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Some questions appear clear, but are deceptively difficult to define, and their answer is very sensitive to the exact technical definition of the question, in such a way that it renders the original question almost meaningless.

What would you call such a question?

Examples

How many islands are there in Denmark?

According to wikipedia (http://en.wikipedia.org/wiki/Denmark#Geography_of_Denmark), there are 72 inhabited islands, 443 named islands, and 1419 islands above 100 square meters. However, it does not list how many islands there are in total, since it is so hard to define what constitutes an island. Some islands would be extremely small, and others tidal. Islands are created and destroyed by geothermal activity so you would have to specify a time or take it as the time of asking. Also, sometimes a peninsula (e.g. Jutland) may be considered an island if it is separated from the mainland by rivers.

How many words are there in English?

It depends on which dictionary you look at

What proportion of the laws of the United Kingdom are made in the European Union?

This was a subject of an article on the BBC's Radio 4 programme 'More or less'. It is difficult to define what is a law, since there are statutory instruments and various regulations that may or may not be counted. Also, some laws implement European Union law, others just refer to it. I believe the program said the total could be between 7-50%, depending on your definition.

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    The things these questions address are called imponderables: [Google]: noun plural noun: imponderables a factor that is difficult or impossible to estimate or assess. >> I don't think the term 'imponderable questions' has made it to idiomatic status yet. – Edwin Ashworth May 6 '14 at 13:13
  • While imponderables is fine I guess, basically most questions are poorly asked, and with enough dedication and spare time you can make "it depends" work as an answer to anything at all. However, a good answer will actually proceed to say what it depends on, and give rough figures for the various scenarios (just as BBC and Wikipedia did in your examples). So it's all in the answer, really. If askers were omniscient, questions would plain not exist to begin with. So vagueness, ambiguity and imponderability are really the norm. – RegDwigнt May 6 '14 at 13:17
  • You could call them nested questions, I suppose, or hierarchical questions, because, in order to answer the main question, you'd need to answer some related questions first. (By the way, the answer to "How many words are there in English?" doesn't depend on which dictionary you look at; most dictionaries don't claim to list every word in the language. Instead, the follow-on questions would be ones like: What constitutes a word? Does slang count? What about chemical terms, such as diisobutylphenoxyethoxyethyldimethylbenzyl-ammoniumchloride?) – J.R. May 6 '14 at 20:07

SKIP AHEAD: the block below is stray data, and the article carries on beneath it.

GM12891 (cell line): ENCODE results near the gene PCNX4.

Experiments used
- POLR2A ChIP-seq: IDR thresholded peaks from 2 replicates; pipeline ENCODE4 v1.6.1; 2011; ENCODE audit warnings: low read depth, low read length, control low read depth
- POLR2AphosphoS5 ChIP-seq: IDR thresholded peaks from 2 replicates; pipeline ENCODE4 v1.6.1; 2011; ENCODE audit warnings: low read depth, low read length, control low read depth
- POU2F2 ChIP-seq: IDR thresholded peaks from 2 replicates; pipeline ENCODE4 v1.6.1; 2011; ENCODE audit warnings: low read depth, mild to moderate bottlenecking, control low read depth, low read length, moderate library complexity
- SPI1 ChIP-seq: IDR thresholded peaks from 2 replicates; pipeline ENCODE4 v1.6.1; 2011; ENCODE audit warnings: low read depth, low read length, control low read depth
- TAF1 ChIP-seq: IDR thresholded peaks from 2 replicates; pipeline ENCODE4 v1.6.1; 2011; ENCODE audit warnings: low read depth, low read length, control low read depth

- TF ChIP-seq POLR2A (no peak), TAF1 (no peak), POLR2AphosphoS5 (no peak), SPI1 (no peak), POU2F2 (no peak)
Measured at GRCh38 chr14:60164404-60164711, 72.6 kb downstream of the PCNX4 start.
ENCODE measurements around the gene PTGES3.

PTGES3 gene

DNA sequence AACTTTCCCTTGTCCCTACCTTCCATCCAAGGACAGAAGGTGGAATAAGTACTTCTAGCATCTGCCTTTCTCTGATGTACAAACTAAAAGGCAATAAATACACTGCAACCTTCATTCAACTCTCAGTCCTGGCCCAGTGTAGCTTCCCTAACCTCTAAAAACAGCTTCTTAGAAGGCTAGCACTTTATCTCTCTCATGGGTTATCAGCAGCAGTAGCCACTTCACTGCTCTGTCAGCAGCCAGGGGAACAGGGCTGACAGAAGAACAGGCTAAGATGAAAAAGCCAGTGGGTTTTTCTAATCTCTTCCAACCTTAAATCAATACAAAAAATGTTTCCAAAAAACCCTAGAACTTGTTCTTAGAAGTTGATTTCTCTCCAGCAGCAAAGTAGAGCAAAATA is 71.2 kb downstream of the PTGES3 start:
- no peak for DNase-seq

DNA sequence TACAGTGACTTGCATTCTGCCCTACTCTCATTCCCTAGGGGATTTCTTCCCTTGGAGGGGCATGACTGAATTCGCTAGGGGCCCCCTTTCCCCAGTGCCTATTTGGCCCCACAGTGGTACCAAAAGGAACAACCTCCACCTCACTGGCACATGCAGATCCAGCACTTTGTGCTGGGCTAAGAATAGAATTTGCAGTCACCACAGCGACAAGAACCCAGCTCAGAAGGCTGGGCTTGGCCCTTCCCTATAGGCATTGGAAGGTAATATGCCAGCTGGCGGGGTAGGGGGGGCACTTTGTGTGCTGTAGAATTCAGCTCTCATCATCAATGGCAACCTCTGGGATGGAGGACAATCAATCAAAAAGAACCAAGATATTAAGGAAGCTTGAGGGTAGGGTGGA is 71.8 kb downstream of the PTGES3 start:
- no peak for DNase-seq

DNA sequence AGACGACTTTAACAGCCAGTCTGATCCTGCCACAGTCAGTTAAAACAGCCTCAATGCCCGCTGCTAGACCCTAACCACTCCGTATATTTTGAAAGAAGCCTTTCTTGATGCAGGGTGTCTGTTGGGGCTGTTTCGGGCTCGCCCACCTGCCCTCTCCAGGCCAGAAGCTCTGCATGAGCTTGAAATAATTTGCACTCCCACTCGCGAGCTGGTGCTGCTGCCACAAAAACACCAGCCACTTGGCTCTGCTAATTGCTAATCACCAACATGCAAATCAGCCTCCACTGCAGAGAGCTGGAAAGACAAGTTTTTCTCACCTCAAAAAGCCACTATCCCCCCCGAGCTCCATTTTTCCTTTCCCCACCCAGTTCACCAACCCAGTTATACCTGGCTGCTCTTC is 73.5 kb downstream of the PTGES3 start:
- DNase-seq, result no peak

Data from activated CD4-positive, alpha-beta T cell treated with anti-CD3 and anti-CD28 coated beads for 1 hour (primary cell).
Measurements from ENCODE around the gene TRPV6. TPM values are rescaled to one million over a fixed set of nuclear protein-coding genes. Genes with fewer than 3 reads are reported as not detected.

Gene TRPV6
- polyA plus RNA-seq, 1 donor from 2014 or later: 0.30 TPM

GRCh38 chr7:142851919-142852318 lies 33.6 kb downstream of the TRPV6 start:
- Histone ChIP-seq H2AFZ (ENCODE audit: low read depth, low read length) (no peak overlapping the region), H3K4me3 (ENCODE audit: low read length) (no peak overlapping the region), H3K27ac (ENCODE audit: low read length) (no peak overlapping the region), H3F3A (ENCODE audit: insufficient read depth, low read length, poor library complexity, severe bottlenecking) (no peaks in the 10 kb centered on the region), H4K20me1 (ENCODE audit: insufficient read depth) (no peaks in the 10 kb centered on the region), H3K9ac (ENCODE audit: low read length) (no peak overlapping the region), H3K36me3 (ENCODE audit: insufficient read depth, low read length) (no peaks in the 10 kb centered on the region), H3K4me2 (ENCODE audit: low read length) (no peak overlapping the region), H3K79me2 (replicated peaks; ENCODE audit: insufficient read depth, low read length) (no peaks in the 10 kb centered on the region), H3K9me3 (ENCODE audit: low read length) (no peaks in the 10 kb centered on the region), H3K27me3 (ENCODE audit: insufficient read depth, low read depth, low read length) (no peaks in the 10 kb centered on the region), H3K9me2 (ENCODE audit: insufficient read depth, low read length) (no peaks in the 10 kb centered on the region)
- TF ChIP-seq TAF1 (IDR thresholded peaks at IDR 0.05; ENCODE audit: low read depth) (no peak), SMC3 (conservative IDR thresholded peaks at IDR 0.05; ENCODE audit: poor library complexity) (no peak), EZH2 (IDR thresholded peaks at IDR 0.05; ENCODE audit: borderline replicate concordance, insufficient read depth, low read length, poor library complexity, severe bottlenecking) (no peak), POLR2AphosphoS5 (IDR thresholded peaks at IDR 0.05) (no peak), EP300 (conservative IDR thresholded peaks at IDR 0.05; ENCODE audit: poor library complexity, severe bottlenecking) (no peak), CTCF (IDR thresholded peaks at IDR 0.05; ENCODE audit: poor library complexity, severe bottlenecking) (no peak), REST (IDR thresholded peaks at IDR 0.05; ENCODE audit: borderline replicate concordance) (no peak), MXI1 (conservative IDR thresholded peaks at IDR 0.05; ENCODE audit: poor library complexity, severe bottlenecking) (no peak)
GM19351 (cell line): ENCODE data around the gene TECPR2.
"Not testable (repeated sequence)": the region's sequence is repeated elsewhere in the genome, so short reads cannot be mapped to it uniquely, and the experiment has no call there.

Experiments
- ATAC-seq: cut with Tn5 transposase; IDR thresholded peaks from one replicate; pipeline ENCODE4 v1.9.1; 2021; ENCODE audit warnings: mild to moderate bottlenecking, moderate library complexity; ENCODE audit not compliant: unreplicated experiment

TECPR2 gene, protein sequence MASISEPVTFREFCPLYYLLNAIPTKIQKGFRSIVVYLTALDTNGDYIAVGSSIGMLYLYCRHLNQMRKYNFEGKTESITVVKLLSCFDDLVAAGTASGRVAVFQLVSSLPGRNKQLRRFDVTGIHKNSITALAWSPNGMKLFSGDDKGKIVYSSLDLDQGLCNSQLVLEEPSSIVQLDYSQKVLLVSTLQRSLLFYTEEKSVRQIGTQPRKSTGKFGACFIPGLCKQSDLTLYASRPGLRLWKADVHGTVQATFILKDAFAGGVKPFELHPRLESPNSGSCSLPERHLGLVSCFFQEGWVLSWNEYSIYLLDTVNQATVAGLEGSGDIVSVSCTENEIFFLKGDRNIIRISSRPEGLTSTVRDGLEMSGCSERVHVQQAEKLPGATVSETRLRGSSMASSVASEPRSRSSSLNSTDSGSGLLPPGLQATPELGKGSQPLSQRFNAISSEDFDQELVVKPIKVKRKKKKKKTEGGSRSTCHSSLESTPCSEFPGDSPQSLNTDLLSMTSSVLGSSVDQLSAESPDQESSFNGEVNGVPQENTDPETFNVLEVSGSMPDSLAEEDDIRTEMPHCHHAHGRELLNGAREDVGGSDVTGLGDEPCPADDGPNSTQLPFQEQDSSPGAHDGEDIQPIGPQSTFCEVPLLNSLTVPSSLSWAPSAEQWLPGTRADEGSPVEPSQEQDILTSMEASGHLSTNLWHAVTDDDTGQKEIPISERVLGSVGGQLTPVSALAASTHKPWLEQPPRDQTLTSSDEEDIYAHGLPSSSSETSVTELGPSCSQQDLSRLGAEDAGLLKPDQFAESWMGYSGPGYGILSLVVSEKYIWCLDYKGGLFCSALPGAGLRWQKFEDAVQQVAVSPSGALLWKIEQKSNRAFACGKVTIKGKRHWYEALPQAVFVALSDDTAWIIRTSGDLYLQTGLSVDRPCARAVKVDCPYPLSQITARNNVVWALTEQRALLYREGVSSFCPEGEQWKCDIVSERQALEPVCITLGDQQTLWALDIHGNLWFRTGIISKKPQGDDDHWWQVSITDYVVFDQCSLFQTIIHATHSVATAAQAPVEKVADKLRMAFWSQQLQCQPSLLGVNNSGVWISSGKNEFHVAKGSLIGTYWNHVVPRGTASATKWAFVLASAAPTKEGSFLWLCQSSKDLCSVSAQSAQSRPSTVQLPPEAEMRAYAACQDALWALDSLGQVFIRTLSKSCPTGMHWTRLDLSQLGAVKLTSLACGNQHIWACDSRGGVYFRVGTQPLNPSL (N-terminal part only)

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If the answer to the question depends on how someone chooses to define the terms used in the question, and the choice of definition is not obvious, clear, or widely-agreed-upon, then I would say that the question is ill-defined (or "poorly defined", if you prefer).

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If the question is worded in such a way that the reader does not know what is being asked, because the syntax of the sentence can be interpreted in more than one way, then the question is "vague".

This question is clear in the sense that it is only asking for the number of islands in Denmark, and not for anything else:

How many islands are there in Denmark?

However, this question contains "non-specific terminology" or "includes vague terms" because the definition of "island" depends on whether the island is large enough to be considered an island. Parts of the question "need clarification".

In the question "How many words are there in English?" the word "English" is a non-specific term, because whether or not a word is recognized as being a word varies according to the exact variant of English used, E.G. Modern English.

However, because the word "word" could include or not include slang that might not be considered a word, you could argue the question is vague because it contains multiple non-specific terms: "English" and "word".

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I consider questions ambiguous if they lack sufficient context or sufficient detail to permit a precise answer.

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I think that the kind of questions you are referring to can be defined either unanswerable or rhetorical , depending on the reason why you are asking them.

  • unanswerable: simply because if you are really looking for an answer, there is no definite answer to a question like 'how many word are there in English?'

  • rhetorical: if by asking the above question you are not looking for a real answer but you are just using the question to create an effect on those who are listening with the intent to convey a message or a concept (of something impossible for instance).

  • I never thought about the rhetorical, thanks for that! I think unanswerable is closest to what I was thinking about. – Paul Richards May 12 '14 at 7:15

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